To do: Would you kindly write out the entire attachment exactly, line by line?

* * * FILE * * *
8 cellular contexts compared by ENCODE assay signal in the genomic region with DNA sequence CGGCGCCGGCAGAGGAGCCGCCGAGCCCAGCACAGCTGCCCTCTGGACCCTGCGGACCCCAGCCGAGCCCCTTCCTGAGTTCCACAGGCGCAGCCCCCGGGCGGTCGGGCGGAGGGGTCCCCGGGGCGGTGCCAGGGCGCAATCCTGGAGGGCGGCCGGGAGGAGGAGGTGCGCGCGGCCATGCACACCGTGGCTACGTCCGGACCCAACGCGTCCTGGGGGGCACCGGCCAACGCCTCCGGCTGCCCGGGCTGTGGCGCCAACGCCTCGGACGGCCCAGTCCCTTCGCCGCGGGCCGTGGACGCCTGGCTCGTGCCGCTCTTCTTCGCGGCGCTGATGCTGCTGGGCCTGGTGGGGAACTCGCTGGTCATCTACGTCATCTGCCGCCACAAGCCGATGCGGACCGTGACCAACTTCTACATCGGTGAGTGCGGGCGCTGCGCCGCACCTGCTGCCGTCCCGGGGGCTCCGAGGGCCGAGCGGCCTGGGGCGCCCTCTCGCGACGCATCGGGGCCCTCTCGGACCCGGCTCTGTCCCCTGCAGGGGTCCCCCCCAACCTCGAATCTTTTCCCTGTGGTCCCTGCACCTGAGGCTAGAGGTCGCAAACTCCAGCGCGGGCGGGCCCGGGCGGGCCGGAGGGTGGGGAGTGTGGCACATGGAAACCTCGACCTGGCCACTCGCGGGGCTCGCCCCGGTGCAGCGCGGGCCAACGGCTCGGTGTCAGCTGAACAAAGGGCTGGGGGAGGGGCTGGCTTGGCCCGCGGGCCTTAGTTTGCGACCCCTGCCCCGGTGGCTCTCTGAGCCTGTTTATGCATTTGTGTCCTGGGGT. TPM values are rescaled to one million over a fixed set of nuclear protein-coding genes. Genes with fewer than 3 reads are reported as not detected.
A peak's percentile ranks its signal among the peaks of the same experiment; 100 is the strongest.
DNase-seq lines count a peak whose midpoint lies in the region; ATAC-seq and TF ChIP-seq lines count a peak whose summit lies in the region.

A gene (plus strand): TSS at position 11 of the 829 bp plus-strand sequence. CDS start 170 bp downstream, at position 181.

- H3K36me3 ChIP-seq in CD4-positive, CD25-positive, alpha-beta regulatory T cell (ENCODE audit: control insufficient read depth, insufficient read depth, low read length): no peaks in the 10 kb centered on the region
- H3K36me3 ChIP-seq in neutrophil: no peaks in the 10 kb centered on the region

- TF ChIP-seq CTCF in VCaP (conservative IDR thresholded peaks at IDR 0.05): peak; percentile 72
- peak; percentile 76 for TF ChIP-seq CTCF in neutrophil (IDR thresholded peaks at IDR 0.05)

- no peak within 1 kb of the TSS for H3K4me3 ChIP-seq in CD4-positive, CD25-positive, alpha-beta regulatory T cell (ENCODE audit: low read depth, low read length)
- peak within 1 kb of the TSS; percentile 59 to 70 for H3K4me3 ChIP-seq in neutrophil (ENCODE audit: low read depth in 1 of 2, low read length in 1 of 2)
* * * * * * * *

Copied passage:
8 cellular contexts compared by ENCODE assay signal in the genomic region with DNA sequence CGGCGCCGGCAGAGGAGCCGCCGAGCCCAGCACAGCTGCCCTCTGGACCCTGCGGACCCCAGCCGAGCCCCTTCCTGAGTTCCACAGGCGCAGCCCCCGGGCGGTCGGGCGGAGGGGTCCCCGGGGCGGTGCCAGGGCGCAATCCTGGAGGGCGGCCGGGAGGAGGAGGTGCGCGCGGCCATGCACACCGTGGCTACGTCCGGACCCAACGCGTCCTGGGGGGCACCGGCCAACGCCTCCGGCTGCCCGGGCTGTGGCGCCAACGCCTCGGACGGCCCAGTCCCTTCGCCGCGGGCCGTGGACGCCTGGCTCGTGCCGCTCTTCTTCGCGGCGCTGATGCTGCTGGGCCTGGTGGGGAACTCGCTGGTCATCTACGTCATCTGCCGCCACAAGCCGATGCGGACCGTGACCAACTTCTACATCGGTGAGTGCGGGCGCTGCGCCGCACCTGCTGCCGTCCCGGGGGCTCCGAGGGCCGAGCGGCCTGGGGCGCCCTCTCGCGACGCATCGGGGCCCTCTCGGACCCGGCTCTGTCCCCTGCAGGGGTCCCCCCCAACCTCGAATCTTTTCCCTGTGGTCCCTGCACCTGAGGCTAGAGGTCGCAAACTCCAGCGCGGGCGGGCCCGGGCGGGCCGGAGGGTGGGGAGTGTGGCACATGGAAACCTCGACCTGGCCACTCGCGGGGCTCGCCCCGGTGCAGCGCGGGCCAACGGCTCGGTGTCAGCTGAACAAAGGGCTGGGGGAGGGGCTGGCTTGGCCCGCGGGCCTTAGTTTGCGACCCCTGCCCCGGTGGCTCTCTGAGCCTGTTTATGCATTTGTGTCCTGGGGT. TPM values are rescaled to one million over a fixed set of nuclear protein-coding genes. Genes with fewer than 3 reads are reported as not detected.
A peak's percentile ranks its signal among the peaks of the same experiment; 100 is the strongest.
DNase-seq lines count a peak whose midpoint lies in the region; ATAC-seq and TF ChIP-seq lines count a peak whose summit lies in the region.

A gene (plus strand): TSS at position 11 of the 829 bp plus-strand sequence. CDS start 170 bp downstream, at position 181.

- H3K36me3 ChIP-seq in CD4-positive, CD25-positive, alpha-beta regulatory T cell (ENCODE audit: control insufficient read depth, insufficient read depth, low read length): no peaks in the 10 kb centered on the region
- H3K36me3 ChIP-seq in neutrophil: no peaks in the 10 kb centered on the region

- TF ChIP-seq CTCF in VCaP (conservative IDR thresholded peaks at IDR 0.05): peak; percentile 72
- peak; percentile 76 for TF ChIP-seq CTCF in neutrophil (IDR thresholded peaks at IDR 0.05)

- no peak within 1 kb of the TSS for H3K4me3 ChIP-seq in CD4-positive, CD25-positive, alpha-beta regulatory T cell (ENCODE audit: low read depth, low read length)
- peak within 1 kb of the TSS; percentile 59 to 70 for H3K4me3 ChIP-seq in neutrophil (ENCODE audit: low read depth in 1 of 2, low read length in 1 of 2)